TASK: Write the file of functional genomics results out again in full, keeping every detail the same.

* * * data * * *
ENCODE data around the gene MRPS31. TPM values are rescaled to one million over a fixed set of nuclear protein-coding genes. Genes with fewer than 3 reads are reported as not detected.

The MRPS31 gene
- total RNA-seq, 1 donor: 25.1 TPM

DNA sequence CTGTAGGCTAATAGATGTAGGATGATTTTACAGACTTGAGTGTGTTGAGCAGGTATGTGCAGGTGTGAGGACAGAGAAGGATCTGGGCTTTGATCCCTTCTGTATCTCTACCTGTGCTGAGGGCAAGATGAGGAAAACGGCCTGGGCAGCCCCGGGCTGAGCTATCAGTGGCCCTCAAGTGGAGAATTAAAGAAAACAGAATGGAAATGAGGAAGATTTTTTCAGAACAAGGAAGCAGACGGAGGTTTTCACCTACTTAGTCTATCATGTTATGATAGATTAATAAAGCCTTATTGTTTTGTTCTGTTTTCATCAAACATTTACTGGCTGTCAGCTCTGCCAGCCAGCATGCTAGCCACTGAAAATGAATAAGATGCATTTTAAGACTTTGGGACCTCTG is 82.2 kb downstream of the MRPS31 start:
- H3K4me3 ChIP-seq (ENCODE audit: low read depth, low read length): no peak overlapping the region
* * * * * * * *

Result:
ENCODE data around the gene MRPS31. TPM values are rescaled to one million over a fixed set of nuclear protein-coding genes. Genes with fewer than 3 reads are reported as not detected.

The MRPS31 gene
- total RNA-seq, 1 donor: 25.1 TPM

DNA sequence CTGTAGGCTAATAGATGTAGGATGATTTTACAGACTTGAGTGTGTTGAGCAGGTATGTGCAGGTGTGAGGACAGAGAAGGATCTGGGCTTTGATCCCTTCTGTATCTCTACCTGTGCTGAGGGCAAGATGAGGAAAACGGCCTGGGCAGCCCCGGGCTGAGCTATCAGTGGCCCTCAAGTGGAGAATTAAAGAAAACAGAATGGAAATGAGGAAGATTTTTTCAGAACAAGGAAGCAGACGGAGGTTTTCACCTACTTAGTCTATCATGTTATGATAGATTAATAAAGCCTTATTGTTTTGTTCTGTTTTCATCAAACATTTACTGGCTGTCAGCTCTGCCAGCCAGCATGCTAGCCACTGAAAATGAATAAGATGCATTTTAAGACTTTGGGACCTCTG is 82.2 kb downstream of the MRPS31 start:
- H3K4me3 ChIP-seq (ENCODE audit: low read depth, low read length): no peak overlapping the region